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Anyone on here have a child who has to wear an eye patch?

(12 Posts)
tiredemma Tue 05-Aug-08 17:25:40

Ds2 has recently started wearing glasses (around april time) for astigmatism in his left eye. His eyesight is massively reduced in this eye, even with glasses.

Had a check up today, the glasses dont seem to be helping much, he is using his right eye (which is not so great either, but stronger than the other eye)to see. Therefore the Opthalmist (is that the right term??) has decided that he needs to wear and eye patch for four hours a day.

Im really concerned about this- surely he is going to struggle at school if he cant see the white board correctly- all these things are running through my mind, that and the fact that he just doesnt want to wear the patch.

some success stories from you would be great, I feel sad because he is sad about it, yet I know that its all for his long term benefit.

SheikYerbouti Tue 05-Aug-08 17:31:05

My friend's DD had to waer one. She wore it for an hour before school and then when she got home, as she was worried about being teased sad I think some bribery was used (In a" wear it every single day this week and we can get a treat at the end" type thing)

Her DD is 6 now, and AFAIAA, she doesn't need it any more and her eye has improved

frogs Tue 05-Aug-08 17:33:21

DD1 had patching for the whole of Y1 iirc.

Her eyesight in the weaker eye was so poor that when she went for the original test she not only couldn't read the letters on the chart, but she couldn't see that there was a chart.

We also did the patching for four hours a day. Put it on before they go to school, and they can take it off at lunchtime. They're meant to be doing close work while wearing the patch, so literacy/numeracy hour is ideal. Also the eye will work harder in the morning than when they're tired. Just alert the teacher to the potential issues, so she can make sure he's sitting near the front or that she writes things on paper for him -- that's what they'd have to do for a child with a visual disability anyway, it's not a big ask.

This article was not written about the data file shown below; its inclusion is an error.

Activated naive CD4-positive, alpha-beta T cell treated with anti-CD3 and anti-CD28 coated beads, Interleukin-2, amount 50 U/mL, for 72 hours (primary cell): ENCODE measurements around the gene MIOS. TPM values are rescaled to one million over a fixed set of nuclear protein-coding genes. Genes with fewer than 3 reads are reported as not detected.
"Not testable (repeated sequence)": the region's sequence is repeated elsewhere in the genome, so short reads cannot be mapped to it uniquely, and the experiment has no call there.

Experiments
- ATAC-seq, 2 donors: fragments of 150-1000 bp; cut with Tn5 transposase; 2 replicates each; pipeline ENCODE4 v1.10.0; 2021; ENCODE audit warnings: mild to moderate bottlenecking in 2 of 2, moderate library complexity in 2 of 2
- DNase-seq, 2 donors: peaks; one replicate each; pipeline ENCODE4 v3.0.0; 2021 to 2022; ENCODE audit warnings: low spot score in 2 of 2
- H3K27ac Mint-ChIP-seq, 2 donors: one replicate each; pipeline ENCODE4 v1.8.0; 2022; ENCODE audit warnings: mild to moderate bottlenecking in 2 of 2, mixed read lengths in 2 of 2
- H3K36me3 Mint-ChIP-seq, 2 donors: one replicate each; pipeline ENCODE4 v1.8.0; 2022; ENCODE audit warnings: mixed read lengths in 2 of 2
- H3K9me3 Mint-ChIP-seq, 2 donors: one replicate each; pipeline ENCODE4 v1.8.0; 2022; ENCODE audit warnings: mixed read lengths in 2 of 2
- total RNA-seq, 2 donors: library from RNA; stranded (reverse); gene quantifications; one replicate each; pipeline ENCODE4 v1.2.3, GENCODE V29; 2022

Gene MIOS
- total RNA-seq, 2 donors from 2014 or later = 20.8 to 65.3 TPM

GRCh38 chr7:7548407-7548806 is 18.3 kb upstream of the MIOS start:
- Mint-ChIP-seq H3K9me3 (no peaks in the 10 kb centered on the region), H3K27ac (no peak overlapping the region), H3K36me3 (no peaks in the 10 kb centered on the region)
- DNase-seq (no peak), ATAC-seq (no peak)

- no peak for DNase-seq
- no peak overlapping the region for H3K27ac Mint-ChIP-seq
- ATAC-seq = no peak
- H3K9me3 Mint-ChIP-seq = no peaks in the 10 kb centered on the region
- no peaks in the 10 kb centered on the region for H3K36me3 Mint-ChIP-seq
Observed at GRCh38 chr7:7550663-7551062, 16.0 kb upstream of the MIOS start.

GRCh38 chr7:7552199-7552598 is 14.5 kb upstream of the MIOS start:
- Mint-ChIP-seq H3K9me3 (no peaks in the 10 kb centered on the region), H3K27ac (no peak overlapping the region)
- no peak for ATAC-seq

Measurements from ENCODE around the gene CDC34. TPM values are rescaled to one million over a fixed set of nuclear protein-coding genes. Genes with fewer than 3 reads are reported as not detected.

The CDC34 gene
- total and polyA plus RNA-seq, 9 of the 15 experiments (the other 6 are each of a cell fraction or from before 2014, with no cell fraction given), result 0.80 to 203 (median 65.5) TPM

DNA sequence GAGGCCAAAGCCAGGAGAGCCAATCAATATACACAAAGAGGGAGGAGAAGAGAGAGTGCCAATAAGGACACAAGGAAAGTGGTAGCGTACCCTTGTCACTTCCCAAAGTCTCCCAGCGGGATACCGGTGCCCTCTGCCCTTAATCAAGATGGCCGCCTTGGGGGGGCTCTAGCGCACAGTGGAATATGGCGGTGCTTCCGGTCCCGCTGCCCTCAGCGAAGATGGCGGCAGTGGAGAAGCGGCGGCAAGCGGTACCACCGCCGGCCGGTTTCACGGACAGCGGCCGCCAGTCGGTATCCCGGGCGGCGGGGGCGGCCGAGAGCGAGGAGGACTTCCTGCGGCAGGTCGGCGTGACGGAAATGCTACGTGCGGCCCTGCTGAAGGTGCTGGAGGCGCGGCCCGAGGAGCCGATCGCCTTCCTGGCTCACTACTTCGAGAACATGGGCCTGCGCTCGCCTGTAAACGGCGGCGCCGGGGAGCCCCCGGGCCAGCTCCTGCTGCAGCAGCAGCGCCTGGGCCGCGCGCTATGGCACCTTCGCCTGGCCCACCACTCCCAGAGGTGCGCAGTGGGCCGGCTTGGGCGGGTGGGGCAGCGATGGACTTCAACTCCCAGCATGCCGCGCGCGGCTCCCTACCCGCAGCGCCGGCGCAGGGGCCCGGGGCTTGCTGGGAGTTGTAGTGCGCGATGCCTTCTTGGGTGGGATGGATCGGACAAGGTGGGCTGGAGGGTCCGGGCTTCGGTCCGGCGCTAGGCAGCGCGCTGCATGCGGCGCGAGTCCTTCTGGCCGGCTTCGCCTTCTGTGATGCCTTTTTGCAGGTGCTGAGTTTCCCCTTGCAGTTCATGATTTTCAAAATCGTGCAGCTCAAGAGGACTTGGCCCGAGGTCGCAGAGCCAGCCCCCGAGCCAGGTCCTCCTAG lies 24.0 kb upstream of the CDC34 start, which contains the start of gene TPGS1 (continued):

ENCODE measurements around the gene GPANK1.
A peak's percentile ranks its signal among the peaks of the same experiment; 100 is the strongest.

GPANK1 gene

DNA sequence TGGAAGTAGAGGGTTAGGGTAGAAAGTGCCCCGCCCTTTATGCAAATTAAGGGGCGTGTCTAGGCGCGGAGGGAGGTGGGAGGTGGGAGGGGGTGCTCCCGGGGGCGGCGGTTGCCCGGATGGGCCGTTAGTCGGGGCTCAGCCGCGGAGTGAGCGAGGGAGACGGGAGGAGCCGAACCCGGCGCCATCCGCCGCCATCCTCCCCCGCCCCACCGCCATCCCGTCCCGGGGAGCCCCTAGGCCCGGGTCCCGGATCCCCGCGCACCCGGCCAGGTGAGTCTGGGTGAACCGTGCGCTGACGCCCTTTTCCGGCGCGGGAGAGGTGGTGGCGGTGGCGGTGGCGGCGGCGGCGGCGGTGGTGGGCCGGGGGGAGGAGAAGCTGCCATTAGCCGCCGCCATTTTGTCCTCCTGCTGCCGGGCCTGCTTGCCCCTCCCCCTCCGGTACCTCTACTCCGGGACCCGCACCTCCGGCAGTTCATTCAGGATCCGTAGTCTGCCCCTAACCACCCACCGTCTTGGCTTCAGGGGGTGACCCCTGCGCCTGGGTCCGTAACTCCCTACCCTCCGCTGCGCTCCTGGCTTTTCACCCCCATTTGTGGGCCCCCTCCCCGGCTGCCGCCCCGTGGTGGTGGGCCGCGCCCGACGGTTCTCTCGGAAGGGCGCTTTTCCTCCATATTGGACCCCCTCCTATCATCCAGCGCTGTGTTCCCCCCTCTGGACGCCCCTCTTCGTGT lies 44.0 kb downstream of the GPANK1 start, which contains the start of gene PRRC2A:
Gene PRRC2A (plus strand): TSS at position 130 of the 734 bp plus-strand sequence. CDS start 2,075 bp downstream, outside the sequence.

It is hard -- you just have to make it clear that this is not up for discussion, just as you would if your child needed insulin injections for diabetes. You can negotiate about who puts the patch one, about which stickers they get as rewards, anything that helps. If she was going to a party we'd adjust the timing of the patching so that she didn't have to wear it then. And tell your child that other people (kids and adults) will stare because they're rude and ignorant and he should just stare right back. I confess I ended up giving dd1 permission to stick her tongue out at persistent starers which cheered her up no end. blush

On the upside, the patching did make a huge difference to dd2. She's still very short-sighted and will always need glasses, but her vision is now even. Without patching she would have lost the sight in one eye.


tiredemma Tue 05-Aug-08 17:33:55

He has to wear it for four hours a day, and im starting it tomorrow and intend to be fairly regimented with it for the rest of the holidays. His next appt is Sept 2nd, so im hoping that by being strict with hit, it should help before he goes back to school.

He said the other children will laugh at him. I will have abttle with trying to get him to wear it to school.

MadameCheese Tue 05-Aug-08 17:35:29

I had to wear one and have got the pictures to prove it. Also have a pal whose son has one and his is really funky. Took him a while to get used to it but now he really likes it and it has made a real difference to his vision given that he was on the verge of being registered as partially sighted

frogs Tue 05-Aug-08 17:36:59

If he's worried about other kids laughing, have a word with the teacher before school on the first day, and ask her to explain it to the other kids. Even better, if he's a confident child, she can get him to explain it (has novelty value, as does the fact that you get time off for orthoptists appointments and they give you cute little stickers).

Dd1 wasn't teased at all at school (and she was a wobbly, shy, somewhat eccentric little character at the time). The thing that got to her more was the random staring from strangers, and well-meaning adults asking, "What have you done to your eye?" or, "Oh, you've been in the wars, haven't you?" Arggggh.

SheikYerbouti Tue 05-Aug-08 17:37:16

Could he decorate it a bit to make it "cooler"

frogs Tue 05-Aug-08 17:38:42

And you can get quite funky ones these days I believe -- seven years ago they just looked like giant elastoplast, but someone on here posted a link to some amazing designs a while ago. smile

It will pass. But you do need to steel yourself to be completely firm -- if the child spots any weakness in you you'll have an ongoing battle.

SheikYerbouti Tue 05-Aug-08 17:40:11

Can yopu invite some of his classmates round to play in the hols while he is wearing it? H might feel a bit more comfortable if some of the kids in his class know he's going to be wearing it to school IYSWIM

tiredemma Tue 05-Aug-08 17:43:38

Must admit, the box of 50 patches that we have been given are very funky- some are pirate designs, some football ones etc. Good idea about chatting to the teacher about it, he is very popular and very confident, so I can imagine that he would not feel phased talking about it to his class mates.

I really need to do as frogs says and be firm, he has me wrapped around his finger at the moment.

thanks for all the advice

Sobernow Tue 05-Aug-08 17:44:01

Message withdrawn at poster's request.

tiredemma Tue 05-Aug-08 17:44:42

also- he is at holiday club until the end of the week- if I tell him to wear it it there in the morning, see how he copes with the children there, it may make going back to school less scary for him

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